That is why in relation to the authority we have adopted similar principles to the recommendations of Cadbury and Hampel and, indeed, what I believe is now generally accepted as best practice in business. Currently we do not envisage a membership of more than nine, as it is at present. However, the membership may need to increase; for example, for changeover periods between the appointment of a new member and the stepping down of an old one, or we may need to draw on particular skills or expertise that would call for the appointment of a supernumerary member of the authority.
After a great deal of thought, we have drafted the Bill in a way that affords flexibility regarding the size and composition of the authority, its overall numbers, the proportion of executive and non-executive members and whether they work full or part-time. We do not believe that it would be right to write a statutory maximum into the Bill.
Amendment No. 4 would restrict the flexibility of the Secretary of State by requiring him to publish criteria to be used for appointments to the authority. It would require him not only to publish criteria but to publish them only once; that is, prior to the coming into force of this paragraph. Of course, it is right that he should publish criteria. It is entirely possible that the criteria may change over time; for example, as progress towards competition in the gas and electricity
Amendments Nos. 2, 3, 5 and 7 require the appointments to be subject to prior consultation with the Trade and Industry Select Committee in the House of Commons. I believe that both the noble Lord, Lord Peyton, and the noble Baroness, Lady Buscombe, were wrong about the amendments. They have nothing to do with the chairman of the Trade and Industry Committee; they concern the committee itself. That is an interesting suggestion which has been made on many occasions. Personally, as a supporter of the legislature against the executive as a matter of political theory, I am rather in favour of it. However, one does not make a change of that kind in a Bill such as this without thinking very carefully about it.
Two years ago I was responsible for piloting the Bank of England Bill through the House of Lords. At that time, there were suggestions that appointments to the Monetary Policy Committee should be subject to confirmation by the Treasury Select Committee. The noble Baroness, Lady Buscombe, seems to believe that that is the case, but it is not. The appointments are made by the Chancellor of the Exchequer and it is entirely within the powers of the Treasury Select Committee to invite those who are proposed for nomination to the Monetary Policy Committee to appear before the Treasury Select Committee. Indeed, it does so. Within only the past couple of weeks it called Charles Allsop before it and suggested that he should not be made a member of the Monetary Policy Committee. Having listened carefully to their views, the Chancellor went away and did something else; in other words, he did appoint him to the committee.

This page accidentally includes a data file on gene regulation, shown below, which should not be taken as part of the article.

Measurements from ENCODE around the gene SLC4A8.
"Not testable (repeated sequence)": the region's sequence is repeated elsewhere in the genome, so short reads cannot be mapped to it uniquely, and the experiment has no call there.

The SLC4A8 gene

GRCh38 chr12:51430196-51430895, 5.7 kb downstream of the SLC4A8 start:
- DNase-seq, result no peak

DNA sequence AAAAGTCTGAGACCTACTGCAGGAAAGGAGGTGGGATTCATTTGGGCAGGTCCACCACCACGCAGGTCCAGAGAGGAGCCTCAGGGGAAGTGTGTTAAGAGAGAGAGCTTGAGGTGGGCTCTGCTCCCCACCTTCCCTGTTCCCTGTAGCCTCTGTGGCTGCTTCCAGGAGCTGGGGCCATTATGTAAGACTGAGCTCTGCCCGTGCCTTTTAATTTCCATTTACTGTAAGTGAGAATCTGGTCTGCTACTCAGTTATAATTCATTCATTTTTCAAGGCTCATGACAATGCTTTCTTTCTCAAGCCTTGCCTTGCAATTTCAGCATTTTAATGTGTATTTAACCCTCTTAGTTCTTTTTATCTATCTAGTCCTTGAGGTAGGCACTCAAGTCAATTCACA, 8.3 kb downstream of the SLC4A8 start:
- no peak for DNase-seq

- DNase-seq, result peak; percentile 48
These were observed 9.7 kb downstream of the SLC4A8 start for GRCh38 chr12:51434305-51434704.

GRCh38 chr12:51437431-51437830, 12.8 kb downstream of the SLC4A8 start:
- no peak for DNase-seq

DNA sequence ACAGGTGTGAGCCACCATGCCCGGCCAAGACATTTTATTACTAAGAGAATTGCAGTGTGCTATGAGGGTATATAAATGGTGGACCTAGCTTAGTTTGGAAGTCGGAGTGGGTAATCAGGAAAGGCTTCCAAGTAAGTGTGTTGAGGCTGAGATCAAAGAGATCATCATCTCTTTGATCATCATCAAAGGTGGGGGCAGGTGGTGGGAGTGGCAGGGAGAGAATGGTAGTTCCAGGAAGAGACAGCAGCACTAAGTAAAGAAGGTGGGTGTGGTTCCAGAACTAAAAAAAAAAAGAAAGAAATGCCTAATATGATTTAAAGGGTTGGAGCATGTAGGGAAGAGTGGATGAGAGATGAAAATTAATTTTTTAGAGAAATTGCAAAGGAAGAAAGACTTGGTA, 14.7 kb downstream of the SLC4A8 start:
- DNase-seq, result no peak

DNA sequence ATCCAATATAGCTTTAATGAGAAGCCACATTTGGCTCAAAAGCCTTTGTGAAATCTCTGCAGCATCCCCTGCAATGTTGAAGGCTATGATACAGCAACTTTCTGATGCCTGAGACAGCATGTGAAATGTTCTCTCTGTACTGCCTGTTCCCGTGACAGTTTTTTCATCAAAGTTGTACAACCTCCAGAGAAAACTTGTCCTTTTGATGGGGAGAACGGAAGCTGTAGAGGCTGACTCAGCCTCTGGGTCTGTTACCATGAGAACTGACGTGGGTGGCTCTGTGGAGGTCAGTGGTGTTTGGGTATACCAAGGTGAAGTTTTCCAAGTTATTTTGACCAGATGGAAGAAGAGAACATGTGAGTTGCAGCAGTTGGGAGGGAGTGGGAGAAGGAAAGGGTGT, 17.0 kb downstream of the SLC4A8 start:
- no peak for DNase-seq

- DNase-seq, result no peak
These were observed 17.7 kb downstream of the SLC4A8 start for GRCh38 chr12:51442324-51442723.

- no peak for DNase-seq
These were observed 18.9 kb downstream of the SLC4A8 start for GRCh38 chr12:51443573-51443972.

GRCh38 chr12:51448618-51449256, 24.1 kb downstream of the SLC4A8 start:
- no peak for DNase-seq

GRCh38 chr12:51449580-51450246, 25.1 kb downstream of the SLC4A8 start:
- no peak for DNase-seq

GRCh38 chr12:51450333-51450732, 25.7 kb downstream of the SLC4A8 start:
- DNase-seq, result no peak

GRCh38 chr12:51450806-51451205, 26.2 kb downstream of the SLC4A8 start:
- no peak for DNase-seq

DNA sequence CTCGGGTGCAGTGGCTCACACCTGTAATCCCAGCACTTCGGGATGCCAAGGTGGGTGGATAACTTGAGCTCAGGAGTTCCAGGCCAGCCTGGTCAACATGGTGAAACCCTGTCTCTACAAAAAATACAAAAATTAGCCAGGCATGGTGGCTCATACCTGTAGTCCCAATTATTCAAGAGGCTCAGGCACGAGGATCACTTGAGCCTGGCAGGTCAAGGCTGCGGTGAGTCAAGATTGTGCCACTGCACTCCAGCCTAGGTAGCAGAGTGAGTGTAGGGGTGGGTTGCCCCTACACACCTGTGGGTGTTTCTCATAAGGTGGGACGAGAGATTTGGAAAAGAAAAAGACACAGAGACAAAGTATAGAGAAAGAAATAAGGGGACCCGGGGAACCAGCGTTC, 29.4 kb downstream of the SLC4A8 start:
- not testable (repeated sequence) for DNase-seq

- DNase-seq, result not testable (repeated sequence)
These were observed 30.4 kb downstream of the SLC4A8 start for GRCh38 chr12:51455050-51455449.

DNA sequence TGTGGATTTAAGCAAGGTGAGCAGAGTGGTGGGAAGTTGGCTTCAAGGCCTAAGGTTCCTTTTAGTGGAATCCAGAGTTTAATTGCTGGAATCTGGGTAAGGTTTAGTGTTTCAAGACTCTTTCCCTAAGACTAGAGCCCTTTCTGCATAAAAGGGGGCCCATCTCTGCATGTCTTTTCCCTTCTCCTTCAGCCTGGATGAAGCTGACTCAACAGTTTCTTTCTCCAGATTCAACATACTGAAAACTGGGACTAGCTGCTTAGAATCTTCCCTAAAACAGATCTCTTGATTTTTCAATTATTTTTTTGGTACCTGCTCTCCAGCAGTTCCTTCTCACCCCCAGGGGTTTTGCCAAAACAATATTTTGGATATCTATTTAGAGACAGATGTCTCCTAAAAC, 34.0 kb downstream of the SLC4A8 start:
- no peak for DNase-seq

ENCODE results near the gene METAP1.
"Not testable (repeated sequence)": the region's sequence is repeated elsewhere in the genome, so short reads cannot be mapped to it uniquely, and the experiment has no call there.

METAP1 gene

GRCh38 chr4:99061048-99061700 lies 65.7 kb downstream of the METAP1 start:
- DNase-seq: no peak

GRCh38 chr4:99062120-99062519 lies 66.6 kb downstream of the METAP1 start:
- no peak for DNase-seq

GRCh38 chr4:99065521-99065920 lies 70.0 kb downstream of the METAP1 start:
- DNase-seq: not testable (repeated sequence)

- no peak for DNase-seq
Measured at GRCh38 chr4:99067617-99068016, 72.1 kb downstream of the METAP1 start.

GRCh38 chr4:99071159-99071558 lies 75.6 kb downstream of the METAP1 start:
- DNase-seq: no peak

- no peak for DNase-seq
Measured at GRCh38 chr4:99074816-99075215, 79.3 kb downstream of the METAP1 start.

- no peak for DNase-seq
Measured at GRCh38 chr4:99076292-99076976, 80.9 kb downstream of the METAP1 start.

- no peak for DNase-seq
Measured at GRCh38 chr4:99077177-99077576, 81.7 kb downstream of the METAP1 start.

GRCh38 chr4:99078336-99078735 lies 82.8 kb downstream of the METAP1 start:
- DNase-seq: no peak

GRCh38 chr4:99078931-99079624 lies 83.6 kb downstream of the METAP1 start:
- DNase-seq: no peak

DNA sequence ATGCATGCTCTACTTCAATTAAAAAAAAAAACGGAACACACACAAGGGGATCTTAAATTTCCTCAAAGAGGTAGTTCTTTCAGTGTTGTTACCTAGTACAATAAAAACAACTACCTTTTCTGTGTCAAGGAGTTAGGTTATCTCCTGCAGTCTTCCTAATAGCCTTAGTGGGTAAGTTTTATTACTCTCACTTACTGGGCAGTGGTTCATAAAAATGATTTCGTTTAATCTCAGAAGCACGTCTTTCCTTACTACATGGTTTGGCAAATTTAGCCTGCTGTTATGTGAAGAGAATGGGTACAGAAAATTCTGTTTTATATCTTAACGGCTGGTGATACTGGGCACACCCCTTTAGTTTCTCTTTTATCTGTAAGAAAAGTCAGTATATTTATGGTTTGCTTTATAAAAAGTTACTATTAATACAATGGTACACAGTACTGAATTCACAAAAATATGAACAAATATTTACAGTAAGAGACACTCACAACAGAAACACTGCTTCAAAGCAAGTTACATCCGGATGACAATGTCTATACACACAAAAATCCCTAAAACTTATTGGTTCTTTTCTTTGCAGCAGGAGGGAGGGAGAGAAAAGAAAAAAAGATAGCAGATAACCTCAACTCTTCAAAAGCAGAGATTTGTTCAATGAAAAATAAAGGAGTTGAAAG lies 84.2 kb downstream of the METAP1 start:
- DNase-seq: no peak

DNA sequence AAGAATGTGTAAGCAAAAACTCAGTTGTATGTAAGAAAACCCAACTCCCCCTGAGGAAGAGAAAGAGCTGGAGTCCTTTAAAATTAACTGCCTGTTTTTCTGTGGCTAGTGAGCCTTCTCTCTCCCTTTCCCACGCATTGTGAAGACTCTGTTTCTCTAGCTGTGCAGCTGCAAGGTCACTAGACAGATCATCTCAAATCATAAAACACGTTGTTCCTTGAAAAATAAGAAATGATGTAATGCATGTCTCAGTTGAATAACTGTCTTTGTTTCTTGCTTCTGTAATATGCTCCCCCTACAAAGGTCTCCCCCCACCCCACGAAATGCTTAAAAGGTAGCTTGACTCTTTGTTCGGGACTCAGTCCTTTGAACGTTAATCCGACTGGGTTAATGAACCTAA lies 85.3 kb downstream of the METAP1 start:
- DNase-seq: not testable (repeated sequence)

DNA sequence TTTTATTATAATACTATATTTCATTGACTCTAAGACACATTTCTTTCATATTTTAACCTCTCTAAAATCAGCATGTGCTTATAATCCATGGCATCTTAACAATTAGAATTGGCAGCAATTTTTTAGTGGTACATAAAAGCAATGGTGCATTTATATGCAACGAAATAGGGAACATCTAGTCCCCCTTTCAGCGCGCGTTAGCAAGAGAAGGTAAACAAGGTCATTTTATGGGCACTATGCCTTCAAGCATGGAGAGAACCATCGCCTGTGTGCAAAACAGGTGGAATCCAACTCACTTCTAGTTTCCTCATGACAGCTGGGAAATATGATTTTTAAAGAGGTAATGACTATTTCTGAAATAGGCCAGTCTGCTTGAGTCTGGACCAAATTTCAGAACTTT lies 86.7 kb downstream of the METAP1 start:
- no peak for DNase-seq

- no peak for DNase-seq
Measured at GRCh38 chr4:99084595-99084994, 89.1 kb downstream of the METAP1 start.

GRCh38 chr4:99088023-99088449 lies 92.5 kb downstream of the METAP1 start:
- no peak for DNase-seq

Therefore, the Treasury Select Committee does not have power over the membership of the Monetary Policy Committee. No committee in another place has powers over public appointments of that kind. The noble Lord, Lord Peyton, believes that it is a very bad idea. I believe that, if it were properly thought through, it may be quite a good idea. However, it is certainly not appropriate to introduce it in this Bill at this time.
Amendment No. 14 would require both the authority and the consumer council to send copies of their draft forward work programmes to the Trade and Industry Select Committee. However, those bodies are already--or will be under the Bill--under a statutory obligation to publish their forward work programmes in such a manner as to bring them to the attention of persons likely to be affected by them and to consider any representation made in respect of the draft forward work programmes.
That will ensure that the information is in the public domain; it will provide an opportunity for alternative suggestions to be made, and allow for improvements before the final programmes are published. Surely there is plenty of transparency in those arrangements.
Parliamentary scrutiny is addressed in the Green Paper, A Fair Deal for Consumers, which the noble Baroness, Lady Buscombe, quoted. It was asked whether a new Select Committee to scrutinise utility regulation was required. There was not much support for that, so we responded that the current arrangements for parliamentary scrutiny were adequate, but that Parliament might wish to take further steps to ensure effective co-ordination between the existing committees when it addressed the utilities issue.
I turn finally and briefly to Amendment No. 6, which would require Treasury approval for the number and the terms and conditions of service of authority staff. We have consulted the Treasury about its involvement. It used to be standard practice to write into legislation requirements for Treasury approval, but that is no longer the case. The Treasury is content to be consulted by the Secretary of State administratively and we are therefore satisfied that sound administration will result in it being consulted about pay scales and the associated terms and conditions of service of authority staff.